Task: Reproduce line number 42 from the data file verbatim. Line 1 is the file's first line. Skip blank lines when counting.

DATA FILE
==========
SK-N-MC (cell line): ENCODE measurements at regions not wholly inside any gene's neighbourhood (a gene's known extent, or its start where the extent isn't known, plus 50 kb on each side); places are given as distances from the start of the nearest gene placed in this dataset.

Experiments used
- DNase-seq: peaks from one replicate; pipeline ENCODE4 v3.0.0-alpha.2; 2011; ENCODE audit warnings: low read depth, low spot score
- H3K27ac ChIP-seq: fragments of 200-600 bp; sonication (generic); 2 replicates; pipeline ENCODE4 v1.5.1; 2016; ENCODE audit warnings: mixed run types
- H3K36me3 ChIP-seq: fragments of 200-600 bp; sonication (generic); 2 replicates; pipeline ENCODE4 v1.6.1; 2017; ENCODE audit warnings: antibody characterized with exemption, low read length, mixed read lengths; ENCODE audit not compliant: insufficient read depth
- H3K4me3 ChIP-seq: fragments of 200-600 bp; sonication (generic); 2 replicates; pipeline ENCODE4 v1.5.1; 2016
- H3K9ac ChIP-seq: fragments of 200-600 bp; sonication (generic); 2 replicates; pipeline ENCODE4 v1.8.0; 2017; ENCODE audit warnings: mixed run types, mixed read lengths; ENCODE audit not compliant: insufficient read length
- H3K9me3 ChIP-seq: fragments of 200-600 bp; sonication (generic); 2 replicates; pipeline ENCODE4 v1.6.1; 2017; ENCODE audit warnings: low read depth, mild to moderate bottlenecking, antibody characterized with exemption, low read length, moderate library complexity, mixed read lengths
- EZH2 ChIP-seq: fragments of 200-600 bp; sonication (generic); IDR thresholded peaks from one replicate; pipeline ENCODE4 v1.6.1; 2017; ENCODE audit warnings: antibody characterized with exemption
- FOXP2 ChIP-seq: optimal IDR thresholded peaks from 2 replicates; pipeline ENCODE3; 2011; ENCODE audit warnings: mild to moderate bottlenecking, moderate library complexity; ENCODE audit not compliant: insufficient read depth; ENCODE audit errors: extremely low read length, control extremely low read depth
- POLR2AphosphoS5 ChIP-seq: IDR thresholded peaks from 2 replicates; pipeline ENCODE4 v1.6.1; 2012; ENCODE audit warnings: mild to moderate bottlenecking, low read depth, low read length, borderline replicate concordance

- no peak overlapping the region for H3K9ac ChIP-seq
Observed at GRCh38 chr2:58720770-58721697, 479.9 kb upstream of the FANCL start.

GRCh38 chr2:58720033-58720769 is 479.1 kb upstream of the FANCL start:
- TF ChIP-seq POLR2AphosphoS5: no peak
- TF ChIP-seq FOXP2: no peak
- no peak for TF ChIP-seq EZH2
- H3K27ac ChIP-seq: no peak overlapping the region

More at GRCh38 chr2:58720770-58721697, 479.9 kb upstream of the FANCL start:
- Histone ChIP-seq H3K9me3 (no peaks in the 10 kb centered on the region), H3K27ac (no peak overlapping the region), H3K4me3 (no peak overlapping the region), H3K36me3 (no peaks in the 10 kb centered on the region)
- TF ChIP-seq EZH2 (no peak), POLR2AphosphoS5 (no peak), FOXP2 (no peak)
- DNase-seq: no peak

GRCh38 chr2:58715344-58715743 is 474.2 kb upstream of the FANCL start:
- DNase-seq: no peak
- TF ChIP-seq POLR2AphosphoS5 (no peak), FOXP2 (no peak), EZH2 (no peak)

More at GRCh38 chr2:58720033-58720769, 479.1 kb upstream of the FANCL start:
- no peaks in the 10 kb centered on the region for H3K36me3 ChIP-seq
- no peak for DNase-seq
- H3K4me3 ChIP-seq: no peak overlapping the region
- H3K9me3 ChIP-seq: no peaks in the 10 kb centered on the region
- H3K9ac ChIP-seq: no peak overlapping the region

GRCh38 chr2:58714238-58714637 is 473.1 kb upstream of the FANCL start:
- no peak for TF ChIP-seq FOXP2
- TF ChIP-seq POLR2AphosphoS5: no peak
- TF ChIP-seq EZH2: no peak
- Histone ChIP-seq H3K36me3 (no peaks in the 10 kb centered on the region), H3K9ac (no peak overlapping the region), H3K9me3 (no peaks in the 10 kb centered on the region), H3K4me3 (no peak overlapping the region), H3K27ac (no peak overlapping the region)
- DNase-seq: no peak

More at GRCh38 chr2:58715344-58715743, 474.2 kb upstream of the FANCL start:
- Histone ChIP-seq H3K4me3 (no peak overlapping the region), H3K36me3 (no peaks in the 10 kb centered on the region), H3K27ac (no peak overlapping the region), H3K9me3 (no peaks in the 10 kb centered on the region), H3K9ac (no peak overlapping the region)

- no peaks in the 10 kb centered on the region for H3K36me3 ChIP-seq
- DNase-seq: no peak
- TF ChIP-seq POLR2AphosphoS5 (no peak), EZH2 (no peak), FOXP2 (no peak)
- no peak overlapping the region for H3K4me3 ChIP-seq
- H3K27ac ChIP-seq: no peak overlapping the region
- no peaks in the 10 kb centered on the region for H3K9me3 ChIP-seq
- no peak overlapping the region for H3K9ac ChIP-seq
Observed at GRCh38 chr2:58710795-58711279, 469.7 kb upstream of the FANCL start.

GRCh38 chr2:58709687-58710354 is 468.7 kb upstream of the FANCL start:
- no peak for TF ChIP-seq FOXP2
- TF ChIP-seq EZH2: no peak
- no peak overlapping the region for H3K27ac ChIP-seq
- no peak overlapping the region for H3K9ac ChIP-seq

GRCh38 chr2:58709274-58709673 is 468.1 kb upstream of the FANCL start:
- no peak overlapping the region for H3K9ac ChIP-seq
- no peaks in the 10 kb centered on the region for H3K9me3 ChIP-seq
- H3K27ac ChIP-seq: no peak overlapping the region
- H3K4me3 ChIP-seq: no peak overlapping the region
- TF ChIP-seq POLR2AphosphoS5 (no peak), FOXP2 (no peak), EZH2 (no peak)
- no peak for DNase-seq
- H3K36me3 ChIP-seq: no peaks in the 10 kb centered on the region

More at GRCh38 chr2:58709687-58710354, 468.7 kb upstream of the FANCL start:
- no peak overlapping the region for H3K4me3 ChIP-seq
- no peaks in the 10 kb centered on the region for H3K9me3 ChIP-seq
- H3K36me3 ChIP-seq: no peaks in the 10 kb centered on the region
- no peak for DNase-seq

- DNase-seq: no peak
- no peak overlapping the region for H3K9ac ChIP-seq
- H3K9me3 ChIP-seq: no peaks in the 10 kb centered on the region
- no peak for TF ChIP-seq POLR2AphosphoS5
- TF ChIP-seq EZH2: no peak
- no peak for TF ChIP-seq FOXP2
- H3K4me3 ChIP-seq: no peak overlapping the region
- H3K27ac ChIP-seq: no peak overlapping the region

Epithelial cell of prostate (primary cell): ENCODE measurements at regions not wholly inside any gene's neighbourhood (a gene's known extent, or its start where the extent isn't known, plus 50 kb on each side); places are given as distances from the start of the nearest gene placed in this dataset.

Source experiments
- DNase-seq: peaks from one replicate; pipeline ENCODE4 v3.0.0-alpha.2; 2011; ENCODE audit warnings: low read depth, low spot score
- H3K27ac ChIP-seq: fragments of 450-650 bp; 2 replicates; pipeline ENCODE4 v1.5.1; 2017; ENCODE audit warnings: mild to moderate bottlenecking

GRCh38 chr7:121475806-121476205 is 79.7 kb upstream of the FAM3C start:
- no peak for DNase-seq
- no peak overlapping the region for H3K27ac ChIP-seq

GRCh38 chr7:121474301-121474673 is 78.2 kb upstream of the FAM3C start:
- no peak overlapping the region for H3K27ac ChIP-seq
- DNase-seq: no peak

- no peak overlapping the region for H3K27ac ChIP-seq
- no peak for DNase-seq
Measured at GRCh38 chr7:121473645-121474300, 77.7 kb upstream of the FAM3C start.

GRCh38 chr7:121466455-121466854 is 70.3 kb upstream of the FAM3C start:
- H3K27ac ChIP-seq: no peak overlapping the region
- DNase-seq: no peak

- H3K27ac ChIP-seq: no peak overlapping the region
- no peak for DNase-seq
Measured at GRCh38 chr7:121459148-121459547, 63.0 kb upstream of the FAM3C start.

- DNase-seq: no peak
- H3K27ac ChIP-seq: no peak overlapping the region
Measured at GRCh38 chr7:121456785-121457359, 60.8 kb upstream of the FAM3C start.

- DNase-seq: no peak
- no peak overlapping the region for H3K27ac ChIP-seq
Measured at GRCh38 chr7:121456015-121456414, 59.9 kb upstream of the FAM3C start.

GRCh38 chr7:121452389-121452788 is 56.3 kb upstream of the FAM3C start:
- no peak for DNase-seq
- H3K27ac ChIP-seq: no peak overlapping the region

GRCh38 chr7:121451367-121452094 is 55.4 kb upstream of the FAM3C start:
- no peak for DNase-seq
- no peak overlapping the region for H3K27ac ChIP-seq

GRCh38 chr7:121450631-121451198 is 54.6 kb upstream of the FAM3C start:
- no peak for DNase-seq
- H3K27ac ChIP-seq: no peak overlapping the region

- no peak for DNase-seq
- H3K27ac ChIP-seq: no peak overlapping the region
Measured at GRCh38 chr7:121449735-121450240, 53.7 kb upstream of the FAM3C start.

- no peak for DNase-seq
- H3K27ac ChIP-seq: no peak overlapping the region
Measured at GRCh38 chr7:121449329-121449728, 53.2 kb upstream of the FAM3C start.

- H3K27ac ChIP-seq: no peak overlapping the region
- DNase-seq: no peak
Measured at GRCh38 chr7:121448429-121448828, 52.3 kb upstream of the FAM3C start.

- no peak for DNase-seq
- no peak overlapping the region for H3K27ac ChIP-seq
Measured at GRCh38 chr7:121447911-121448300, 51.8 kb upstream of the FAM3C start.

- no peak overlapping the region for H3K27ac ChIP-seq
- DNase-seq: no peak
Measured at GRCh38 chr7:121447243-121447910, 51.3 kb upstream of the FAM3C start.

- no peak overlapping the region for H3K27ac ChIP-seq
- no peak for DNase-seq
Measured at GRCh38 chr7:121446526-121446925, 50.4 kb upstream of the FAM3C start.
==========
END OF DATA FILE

- TF ChIP-seq POLR2AphosphoS5 (no peak), EZH2 (no peak), FOXP2 (no peak)